He interrupted his studies in 1907 and from 1908 to 1909 he performed his military service. At this time he published some essays, poems and stories which were later collected and re-published under the name Miracles.

Throughout this period he was mulling over what would become his celebrated novel, Le Grand Meaulnes. On the first of June 1905, Ascension day, while he was taking a stroll along banks of the Seine he had met Yvonne Marie Elise Toussaint de Quiévrecourt, with whom he became deeply enamoured. The two spoke, but he did not manage to win her favours. The following year on the same day he waited for her at the same place, but she did not appear. That night he told Rivière, "She did not come. And even if she had, she would not have been the same".[2] They did not meet again until eight years later, when she was married with two children. Yvonne de Quiévrecourt would become Yvonne de Galais in his novel.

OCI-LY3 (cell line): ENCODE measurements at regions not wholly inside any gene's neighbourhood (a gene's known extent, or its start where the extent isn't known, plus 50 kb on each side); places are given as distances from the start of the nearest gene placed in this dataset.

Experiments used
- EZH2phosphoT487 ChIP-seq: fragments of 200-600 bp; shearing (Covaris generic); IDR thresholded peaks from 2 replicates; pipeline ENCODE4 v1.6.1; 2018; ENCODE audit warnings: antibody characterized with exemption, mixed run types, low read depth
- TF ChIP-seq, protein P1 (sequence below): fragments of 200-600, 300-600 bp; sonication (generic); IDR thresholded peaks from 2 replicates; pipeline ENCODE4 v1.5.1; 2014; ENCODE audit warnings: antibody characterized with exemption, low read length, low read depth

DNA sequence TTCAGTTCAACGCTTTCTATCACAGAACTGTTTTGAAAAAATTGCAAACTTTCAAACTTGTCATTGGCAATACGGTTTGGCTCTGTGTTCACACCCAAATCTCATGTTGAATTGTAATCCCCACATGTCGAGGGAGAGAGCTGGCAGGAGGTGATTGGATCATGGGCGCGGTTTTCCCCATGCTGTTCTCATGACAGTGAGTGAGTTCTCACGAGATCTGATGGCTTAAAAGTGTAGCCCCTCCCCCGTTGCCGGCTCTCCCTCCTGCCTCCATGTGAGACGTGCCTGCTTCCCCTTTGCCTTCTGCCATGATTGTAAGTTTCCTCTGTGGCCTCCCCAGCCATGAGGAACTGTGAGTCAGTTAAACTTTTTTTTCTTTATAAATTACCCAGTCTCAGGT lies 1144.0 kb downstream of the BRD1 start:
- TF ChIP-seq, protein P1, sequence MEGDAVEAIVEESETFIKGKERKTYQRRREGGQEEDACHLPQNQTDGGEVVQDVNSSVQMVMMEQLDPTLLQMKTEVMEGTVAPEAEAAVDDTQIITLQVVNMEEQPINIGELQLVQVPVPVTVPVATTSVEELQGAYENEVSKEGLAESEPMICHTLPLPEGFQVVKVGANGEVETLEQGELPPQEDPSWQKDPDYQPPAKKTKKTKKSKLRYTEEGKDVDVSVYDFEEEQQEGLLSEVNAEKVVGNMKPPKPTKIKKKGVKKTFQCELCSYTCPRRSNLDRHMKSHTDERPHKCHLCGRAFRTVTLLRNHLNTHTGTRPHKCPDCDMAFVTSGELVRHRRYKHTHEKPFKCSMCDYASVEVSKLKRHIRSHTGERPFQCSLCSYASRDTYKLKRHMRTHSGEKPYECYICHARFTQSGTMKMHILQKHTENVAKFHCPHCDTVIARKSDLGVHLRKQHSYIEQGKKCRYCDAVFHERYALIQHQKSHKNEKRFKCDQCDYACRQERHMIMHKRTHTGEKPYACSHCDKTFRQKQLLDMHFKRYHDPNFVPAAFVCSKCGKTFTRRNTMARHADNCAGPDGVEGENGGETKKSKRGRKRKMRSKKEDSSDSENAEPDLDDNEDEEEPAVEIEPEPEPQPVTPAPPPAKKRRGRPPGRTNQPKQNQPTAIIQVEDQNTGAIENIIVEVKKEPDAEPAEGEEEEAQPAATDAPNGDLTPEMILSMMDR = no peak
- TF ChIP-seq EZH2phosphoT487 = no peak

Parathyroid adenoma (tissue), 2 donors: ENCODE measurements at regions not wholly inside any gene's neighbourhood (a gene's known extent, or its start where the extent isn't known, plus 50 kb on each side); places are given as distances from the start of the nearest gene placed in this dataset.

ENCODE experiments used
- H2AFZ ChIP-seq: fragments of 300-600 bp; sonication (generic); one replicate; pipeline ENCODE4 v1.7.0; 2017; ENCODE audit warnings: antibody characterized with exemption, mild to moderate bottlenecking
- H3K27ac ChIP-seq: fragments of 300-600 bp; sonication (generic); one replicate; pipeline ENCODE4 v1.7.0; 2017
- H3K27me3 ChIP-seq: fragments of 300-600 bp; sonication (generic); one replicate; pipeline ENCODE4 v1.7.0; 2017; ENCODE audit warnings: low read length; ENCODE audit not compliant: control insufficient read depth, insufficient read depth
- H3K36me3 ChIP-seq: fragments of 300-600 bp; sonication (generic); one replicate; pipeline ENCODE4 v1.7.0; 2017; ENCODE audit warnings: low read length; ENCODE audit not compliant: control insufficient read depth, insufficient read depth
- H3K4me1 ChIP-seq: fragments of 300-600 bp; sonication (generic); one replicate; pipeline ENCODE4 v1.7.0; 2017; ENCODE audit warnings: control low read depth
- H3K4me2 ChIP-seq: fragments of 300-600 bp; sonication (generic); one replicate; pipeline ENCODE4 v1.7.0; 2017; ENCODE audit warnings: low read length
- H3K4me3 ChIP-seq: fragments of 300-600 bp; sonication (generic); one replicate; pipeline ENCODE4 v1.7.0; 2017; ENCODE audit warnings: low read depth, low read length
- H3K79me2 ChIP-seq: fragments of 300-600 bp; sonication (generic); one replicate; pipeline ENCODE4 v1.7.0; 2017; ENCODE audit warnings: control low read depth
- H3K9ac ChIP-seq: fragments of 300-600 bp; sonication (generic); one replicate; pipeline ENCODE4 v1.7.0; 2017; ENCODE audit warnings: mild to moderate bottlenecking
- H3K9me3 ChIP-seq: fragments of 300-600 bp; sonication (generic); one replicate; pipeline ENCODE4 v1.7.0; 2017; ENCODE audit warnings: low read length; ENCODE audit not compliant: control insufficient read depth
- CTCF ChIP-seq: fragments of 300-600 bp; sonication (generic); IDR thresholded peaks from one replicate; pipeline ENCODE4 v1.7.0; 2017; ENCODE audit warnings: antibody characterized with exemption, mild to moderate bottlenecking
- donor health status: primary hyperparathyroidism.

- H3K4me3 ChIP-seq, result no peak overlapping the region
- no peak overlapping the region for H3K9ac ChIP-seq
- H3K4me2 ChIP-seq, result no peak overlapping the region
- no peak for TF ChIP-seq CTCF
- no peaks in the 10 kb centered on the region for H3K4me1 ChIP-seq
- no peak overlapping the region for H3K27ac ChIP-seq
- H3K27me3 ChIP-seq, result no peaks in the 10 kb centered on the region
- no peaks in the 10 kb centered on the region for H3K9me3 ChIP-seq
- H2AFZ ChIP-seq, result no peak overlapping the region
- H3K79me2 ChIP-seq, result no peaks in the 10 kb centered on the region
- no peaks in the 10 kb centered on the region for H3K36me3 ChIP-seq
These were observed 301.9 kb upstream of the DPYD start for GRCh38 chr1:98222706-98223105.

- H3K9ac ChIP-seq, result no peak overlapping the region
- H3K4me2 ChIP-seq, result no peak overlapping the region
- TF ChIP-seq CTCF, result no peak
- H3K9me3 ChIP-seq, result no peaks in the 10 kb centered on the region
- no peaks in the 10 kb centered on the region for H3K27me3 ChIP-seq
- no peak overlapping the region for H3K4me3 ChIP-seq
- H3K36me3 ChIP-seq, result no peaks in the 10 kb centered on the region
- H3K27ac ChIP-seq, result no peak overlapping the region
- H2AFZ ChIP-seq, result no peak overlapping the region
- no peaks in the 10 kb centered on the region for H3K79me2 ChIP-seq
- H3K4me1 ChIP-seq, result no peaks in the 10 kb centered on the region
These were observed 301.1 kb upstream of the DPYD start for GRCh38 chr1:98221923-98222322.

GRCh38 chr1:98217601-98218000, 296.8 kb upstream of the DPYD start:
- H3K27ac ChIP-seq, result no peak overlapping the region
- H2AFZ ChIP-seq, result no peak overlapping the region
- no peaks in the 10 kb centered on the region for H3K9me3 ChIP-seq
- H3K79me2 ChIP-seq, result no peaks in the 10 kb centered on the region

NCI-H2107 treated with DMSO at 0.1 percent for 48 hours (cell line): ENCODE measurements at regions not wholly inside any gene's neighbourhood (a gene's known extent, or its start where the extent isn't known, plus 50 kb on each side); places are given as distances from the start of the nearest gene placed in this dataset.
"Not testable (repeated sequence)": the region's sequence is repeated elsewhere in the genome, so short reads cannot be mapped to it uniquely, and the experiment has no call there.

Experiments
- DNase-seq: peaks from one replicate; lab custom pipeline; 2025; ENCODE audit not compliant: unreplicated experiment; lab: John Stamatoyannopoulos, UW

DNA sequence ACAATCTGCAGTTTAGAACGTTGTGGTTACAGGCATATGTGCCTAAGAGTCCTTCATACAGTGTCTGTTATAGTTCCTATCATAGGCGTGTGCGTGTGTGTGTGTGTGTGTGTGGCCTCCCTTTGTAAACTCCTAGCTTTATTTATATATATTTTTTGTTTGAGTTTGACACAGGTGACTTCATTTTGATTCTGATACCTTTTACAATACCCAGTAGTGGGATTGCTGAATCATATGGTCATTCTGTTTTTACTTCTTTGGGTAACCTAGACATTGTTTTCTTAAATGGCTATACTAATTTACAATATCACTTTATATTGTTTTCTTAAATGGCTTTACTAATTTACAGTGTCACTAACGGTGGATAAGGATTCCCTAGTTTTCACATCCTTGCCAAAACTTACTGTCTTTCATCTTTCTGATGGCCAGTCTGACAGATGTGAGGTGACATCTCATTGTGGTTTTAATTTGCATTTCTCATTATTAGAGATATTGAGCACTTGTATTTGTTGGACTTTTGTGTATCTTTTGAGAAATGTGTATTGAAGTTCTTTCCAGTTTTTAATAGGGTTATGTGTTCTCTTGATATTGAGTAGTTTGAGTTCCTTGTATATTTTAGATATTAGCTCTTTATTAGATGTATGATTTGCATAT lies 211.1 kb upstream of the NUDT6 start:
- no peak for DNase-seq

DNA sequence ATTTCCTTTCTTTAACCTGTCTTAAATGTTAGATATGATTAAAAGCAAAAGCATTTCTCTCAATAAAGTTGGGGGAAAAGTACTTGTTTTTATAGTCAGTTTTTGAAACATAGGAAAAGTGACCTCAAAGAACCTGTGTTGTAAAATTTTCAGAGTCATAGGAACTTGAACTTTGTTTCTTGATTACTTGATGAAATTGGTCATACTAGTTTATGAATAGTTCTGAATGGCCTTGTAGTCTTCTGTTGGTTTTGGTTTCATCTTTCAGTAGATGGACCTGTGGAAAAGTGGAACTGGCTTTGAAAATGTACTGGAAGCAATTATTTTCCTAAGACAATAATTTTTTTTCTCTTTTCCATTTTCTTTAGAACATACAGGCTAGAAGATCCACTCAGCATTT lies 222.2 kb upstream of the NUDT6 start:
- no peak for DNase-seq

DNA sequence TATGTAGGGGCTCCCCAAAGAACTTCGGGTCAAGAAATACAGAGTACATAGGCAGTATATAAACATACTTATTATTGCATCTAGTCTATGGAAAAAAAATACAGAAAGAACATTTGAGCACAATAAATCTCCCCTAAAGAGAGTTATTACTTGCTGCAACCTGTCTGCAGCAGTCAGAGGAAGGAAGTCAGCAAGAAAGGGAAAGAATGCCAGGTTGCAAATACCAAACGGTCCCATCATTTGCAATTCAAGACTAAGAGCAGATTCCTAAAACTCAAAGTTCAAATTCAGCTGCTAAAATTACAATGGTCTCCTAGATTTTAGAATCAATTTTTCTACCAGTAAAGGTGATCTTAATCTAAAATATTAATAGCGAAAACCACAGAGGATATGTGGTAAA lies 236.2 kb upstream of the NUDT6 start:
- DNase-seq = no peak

He returned to Paris in 1910 and became a literary critic, writing for the Paris-Journal. There he met André Gide and Paul Claudel. In 1912, he quit his job to become the personal assistant of the politician Casimir Perrier. Le Grand Meaulnes was finished in early 1913, and was first published in the Nouvelle Revue Française (from July to October 1913), and then as a book. Le Grand Meaulnes was nominated for, but did not win, the Prix Goncourt. It is available in English in a widely-admired 1959 translation by Frank Davison for Oxford University Press under the title The Lost Domain.

In 1914, Alain-Fournier started work on a second novel, Colombe Blanchet, but this remained unfinished when he joined the army as a Lieutenant in August. He died fighting near Vaux-lès-Palameix[1] (Meuse) one month later, on the 22nd of September 1914. His body remained unidentified until 1991, at which time he was interred in the cemetery of Saint-Remy-la-Calonne.